Even though the AMCAS doesn’t let you see the application until May, you can get a head start by checking out the 2014 AMCAS instructions manual, a free download found here https://www.aamc.org/students/applying/amcas/how_to_apply/. It may be a long, relatively boring read, but understanding the application is a must!

If you are applying to DO or Canadian schools, separate application services exist. To determine which schools accept which service and gain a sense of each school’s competitiveness, purchase the Medical School Admission Requirements (MSAR). It is available in print or electronic form at: https://www.aamc.org/students/applying/requirements/msar/. Everyone heading to medical school should obtain and read this book. 

Happy reading!


--Dr. Miller
415.939.5251

Sunday, April 7, 2013

10 Things You Can Do Right Now to Prepare for Medical School Admissions

It's April and the medical school AMCAS application will be opening in a few short months. Time to get ready!

Please see my latest guest post on Future MD's blog: "10 Things You Can Do Right Now to Prepare for Medical School Admissions."

 

 

Thursday, April 4, 2013

MDadmit Admissions Bootcamps: Only 2 Spots Left

The MDadmit's Admissions Bootcamp on May 30-31 only has two spots left. Visit MDadmit to find out more and sign up.

Tuesday, April 2, 2013

New US Medical School Focuses on Primary Care

Interested in primary care? Frank H. Netter School of Medicine at Quinnipiac University in Hamden, Conn. is looking for you. http://ow.ly/jGnqy

Monday, March 25, 2013

US News and World Report publishes its medical school rankings

The US News and World Report has publisehd its 2013 best medical school ranking broken down by research and primary care.

Here they are!

Best Medical Schools: Research

1. Harvard

2. Stanford

3. Johns Hopkins

4. UCSF

4. Penn

6. Washington U in St. Louis

7. Yale

8. Columbia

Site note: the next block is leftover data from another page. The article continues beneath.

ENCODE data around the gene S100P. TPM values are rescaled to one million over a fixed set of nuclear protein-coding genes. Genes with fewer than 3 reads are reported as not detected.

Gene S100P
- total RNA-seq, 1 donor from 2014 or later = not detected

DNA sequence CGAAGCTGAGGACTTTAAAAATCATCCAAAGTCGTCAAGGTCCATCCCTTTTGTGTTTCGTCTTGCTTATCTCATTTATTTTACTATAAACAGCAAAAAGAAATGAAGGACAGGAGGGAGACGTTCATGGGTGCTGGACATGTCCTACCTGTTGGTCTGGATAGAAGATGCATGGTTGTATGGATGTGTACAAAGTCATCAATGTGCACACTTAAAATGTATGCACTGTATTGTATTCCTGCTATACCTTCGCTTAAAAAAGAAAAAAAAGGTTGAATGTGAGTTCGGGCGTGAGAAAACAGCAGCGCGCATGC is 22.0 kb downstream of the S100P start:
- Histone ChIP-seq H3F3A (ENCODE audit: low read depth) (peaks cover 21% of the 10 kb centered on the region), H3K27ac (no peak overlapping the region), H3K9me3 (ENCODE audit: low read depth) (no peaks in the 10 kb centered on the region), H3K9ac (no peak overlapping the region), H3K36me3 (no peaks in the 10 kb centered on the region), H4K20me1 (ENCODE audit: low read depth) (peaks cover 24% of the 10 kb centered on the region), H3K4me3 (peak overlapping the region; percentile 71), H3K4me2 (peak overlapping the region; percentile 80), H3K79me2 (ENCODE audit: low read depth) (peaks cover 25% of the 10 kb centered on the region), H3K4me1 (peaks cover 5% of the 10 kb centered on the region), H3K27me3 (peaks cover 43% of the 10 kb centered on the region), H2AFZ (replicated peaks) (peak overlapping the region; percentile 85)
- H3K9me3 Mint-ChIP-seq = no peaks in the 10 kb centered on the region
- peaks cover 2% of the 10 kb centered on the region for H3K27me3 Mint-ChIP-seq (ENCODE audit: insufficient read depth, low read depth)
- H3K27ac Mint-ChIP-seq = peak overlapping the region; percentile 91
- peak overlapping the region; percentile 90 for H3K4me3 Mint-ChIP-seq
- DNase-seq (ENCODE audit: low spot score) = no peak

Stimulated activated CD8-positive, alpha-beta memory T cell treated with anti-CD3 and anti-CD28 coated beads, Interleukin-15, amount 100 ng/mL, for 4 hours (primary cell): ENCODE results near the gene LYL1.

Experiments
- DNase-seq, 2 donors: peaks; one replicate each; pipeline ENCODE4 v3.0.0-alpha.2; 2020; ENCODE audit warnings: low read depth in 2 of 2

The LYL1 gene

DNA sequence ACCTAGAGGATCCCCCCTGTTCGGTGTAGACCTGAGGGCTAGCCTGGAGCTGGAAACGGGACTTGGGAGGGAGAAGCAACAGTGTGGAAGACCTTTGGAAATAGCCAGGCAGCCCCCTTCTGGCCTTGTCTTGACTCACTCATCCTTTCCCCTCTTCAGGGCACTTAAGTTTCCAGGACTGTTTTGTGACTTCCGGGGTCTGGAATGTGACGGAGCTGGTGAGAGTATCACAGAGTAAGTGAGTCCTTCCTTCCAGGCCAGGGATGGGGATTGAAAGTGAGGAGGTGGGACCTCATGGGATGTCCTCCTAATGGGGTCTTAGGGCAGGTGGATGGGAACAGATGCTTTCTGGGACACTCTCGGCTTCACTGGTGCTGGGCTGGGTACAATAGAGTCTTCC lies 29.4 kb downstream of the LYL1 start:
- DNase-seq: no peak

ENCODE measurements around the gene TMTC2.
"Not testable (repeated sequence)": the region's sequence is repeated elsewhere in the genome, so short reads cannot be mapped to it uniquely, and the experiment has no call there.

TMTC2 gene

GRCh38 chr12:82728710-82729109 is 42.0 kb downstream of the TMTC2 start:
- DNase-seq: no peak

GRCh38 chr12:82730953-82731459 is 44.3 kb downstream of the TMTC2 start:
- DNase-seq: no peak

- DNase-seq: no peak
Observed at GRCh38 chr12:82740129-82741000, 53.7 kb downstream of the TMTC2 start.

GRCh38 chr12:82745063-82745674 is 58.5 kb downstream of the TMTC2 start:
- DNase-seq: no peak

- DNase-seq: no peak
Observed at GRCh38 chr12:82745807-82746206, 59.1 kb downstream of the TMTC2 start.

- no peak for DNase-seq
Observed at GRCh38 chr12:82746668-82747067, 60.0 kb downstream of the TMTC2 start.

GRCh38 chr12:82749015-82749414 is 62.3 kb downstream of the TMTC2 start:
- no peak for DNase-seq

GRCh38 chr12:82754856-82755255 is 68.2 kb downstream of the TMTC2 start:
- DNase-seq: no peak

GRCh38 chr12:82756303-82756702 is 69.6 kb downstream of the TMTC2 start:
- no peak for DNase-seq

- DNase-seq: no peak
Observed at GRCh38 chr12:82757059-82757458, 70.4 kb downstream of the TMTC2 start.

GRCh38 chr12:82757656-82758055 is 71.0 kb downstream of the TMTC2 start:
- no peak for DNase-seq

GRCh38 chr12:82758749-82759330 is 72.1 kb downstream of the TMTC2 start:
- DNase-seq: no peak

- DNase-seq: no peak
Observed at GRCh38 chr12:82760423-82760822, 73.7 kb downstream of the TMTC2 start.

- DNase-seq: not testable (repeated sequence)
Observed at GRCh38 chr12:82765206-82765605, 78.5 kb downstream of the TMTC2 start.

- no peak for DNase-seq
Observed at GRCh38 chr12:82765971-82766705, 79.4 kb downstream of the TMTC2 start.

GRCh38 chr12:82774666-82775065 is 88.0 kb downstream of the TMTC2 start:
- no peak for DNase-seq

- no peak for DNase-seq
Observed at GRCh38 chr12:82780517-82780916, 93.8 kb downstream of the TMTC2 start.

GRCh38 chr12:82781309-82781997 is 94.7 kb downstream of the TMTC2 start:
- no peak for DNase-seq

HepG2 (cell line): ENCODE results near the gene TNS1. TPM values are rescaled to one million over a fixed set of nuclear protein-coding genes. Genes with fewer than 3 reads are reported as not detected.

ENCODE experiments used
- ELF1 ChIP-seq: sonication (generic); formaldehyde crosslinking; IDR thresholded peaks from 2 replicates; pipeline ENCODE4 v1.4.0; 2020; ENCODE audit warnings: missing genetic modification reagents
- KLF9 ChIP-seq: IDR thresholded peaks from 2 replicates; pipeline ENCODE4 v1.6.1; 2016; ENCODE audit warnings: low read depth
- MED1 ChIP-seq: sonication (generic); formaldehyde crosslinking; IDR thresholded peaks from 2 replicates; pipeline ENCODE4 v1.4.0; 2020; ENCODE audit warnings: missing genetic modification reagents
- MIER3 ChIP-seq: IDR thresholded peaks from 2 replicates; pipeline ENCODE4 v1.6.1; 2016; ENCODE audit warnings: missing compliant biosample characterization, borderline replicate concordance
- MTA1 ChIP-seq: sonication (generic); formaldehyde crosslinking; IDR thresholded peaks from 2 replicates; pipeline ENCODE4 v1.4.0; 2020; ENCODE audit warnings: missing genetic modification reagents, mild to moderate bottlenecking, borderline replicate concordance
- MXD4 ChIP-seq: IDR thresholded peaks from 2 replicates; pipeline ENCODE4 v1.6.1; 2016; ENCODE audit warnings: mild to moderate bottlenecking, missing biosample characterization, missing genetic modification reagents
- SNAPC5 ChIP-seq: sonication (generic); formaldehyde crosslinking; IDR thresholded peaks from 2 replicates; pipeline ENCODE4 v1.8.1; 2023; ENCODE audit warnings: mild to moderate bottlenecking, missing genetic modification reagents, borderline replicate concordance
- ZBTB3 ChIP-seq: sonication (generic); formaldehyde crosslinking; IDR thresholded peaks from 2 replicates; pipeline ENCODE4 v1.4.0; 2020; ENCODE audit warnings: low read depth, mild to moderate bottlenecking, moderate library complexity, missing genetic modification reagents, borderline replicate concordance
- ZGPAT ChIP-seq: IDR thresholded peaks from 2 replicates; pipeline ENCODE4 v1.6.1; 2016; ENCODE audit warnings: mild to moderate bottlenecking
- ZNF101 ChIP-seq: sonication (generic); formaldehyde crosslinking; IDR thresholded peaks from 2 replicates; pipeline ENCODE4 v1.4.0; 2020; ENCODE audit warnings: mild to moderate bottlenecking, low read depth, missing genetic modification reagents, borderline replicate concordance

8. Duke

8. U of Chicago

8. U of Michigan

Best Medical Schools: Primary Care

1. UNC Chapel Hill

2. U of Washington

3. OHSU

4. UCSF

5. U of Colorado - Denver

6. U of Nebraska

7. U of Minnesota

8. U of Michigan

9. U of Massachusetts

10. U of Alabama - Birmingham

You can view full lists, which include tuition information, here

 

Can you get your entire med school application done in 2 days?

Can you get your entire med school application done in 2 days? Yes!

Check out MDadmit Admissions Bootcamps.

 

Saturday, March 23, 2013

Is it a good thing the MCAT 2015 no longer has a writing component?

The MCAT 2015 has dropped the writing component and added a section on social sciences. Is this a good thing? http://ow.ly/jlUnP

Tuesday, March 19, 2013

What's New? Dr. Miller announces MDadmit Admissions Bootcamps dates for 2013

I am proud to announce the first 2013 date for MDadmit Admissions Bootcamps:

Dates: May 30 and 31, 2013
Hours: 8am to 5pm
Location: Harvard Club of New York City

Can you imagine how much time and energy you will save by strategizing MCAT timing, deciding on recommenders, creating a school list, completing the AMCAS work/activities, finishing the personal statement, outlining secondary essays, preparing for interviews, and learning post-interview tactics in TWO days? MDadmit Admissions Bootcamps makes this dream a reality.

MDadmit Admissions Bootcamps are intimate, intensive, and strategic seminars run by Dr. Miller and her team of experts. Realizing the incredible amount time and energy pre-meds spend on medical school admissions, often because of inexperience with the process, Dr. Miller has created MDadmit Admissions Bootcamps to provide personalized, efficient, and comprehensive admissions help that will give you an advantage in medical school admissions.

Find out more and sign up for MDadmit Admissions Bootcamps at MDadmit.com.

The Medical School Admissions Guide is Amazon's #1 rated medical school guide

The Medical School Admissions Guide is Amazon's #1 rated medical school guide.

Thank you to all the pre-meds and pre-med parents who have supported the book!


Monday, March 11, 2013

What's New? How to be Pre-Med now a best-seller on Amazon

Thank you to all pre-meds who have helped make How to be Pre-Med a best-selling medical school admissions guide on Amazon!